Brunell – making his first start, but the first with opening-game starter Steve Beuerlein healthy – started the drive with a scramble for a first down, then had key passes to tight end Rich Griffith and wide receiver Willie Jackson.

The Jaguars pushed the lead to 14-0 when rookie running back James Stewart scored on a 6-yard touchdown run with 14:02 remaining in the first half, then spent the rest of the game maintaining the lead.

"It was 14-0 early and we were hoping the clock would run out," Ed from Jacksonville wrote.

The Steelers sliced the lead to seven late in the second quarter, but rookie kicker Mike Hollis' 53-yard field goal – then a franchise record -- with 32 seconds remaining in the first half made it 17-7, Jaguars. The Steelers again cut the lead to seven before Hollis' 32-yarder with 6:03 remaining in the third quarter made it 20-10.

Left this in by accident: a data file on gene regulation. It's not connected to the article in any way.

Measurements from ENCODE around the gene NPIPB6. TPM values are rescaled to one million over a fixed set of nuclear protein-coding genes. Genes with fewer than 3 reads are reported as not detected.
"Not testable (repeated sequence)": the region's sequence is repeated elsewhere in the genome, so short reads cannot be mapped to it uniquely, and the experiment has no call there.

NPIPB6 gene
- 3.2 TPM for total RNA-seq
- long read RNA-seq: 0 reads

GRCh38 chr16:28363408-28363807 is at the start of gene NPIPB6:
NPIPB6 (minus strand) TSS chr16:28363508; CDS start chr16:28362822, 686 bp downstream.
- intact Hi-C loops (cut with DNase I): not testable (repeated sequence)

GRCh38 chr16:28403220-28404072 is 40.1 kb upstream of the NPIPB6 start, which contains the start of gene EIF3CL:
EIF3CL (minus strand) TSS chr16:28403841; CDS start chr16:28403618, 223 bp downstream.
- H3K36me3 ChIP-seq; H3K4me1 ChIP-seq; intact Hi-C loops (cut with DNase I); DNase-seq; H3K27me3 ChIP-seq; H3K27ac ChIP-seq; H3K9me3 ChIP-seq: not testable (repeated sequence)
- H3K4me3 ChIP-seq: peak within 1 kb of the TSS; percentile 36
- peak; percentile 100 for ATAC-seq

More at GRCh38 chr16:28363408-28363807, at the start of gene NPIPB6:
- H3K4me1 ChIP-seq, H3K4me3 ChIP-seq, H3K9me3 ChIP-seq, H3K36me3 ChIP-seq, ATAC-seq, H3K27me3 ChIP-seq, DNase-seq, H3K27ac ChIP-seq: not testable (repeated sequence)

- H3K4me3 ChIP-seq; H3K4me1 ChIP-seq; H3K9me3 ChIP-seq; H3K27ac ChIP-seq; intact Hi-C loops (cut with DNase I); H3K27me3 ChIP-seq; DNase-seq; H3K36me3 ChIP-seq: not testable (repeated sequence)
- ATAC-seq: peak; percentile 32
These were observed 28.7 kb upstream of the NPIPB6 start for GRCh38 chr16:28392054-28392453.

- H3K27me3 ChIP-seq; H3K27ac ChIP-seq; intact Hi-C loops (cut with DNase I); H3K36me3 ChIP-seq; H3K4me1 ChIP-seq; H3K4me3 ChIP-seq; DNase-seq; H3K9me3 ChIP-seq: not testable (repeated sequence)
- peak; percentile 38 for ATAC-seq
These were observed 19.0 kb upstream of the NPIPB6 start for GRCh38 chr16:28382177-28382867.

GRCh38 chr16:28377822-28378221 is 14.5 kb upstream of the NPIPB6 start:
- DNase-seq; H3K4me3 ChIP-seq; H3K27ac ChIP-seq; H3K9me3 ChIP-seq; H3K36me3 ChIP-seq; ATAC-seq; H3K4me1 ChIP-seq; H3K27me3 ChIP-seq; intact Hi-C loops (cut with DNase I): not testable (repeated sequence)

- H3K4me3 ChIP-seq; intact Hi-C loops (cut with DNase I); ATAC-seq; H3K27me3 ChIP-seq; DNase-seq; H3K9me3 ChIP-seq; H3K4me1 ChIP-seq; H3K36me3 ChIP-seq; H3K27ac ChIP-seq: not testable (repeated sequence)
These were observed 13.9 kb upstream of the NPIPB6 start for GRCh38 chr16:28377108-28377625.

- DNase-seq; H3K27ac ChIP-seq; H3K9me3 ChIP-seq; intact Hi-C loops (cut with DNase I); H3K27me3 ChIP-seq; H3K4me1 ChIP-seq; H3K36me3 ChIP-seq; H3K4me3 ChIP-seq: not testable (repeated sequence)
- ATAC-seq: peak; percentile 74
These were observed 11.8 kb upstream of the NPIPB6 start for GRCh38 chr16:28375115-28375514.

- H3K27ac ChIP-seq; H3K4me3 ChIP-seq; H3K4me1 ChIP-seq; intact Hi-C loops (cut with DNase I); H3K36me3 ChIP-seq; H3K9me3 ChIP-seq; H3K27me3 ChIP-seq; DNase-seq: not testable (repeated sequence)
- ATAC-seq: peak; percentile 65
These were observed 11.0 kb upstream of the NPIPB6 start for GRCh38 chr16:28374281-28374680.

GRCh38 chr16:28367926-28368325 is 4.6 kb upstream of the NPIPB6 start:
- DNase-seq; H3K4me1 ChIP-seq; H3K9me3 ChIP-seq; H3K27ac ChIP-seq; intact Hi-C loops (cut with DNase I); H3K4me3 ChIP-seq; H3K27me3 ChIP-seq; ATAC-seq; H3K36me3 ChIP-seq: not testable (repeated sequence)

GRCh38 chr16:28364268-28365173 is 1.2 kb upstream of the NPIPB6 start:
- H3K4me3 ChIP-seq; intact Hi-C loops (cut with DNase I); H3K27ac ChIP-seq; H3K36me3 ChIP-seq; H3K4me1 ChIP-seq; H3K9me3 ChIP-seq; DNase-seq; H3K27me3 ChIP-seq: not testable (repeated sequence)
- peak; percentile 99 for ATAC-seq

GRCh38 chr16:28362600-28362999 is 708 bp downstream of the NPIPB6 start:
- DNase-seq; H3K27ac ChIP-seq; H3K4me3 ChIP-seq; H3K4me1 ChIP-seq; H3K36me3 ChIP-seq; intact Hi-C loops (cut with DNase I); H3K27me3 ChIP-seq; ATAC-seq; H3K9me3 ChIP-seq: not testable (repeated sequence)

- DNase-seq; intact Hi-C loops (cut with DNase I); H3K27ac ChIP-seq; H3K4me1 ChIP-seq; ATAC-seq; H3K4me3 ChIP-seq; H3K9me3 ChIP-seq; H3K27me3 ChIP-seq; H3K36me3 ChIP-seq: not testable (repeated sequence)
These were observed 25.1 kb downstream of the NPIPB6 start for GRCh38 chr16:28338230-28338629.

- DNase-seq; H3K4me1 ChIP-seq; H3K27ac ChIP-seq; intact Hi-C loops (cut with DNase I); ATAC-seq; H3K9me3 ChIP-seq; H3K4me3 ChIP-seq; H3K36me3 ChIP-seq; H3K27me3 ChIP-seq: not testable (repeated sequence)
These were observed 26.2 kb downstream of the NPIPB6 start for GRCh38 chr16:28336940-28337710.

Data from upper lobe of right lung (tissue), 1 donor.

Pittsburgh drove to the Jaguars 1-, 4- and 7-yard lines on their final three possessions, but Jacksonville held the Steelers to 19- and 22-yard field goals by Norm Johnson before a fourth-down stop with just over a minute remaining.

The victory shocked many locally and nationally, and while it was hard to predict at the time, it also set the tone for what became one of the AFC Central's defining rivalries in the division's final five or six seasons.

The Jaguars in their early years had down times and up. They made the four consecutive playoff appearances, but they also had a 4-12 expansion season and a 4-7 start in 1996. They struggled from 2000-02, Tom Coughlin's final seasons as coach. But through it all, they always played the Steelers tough.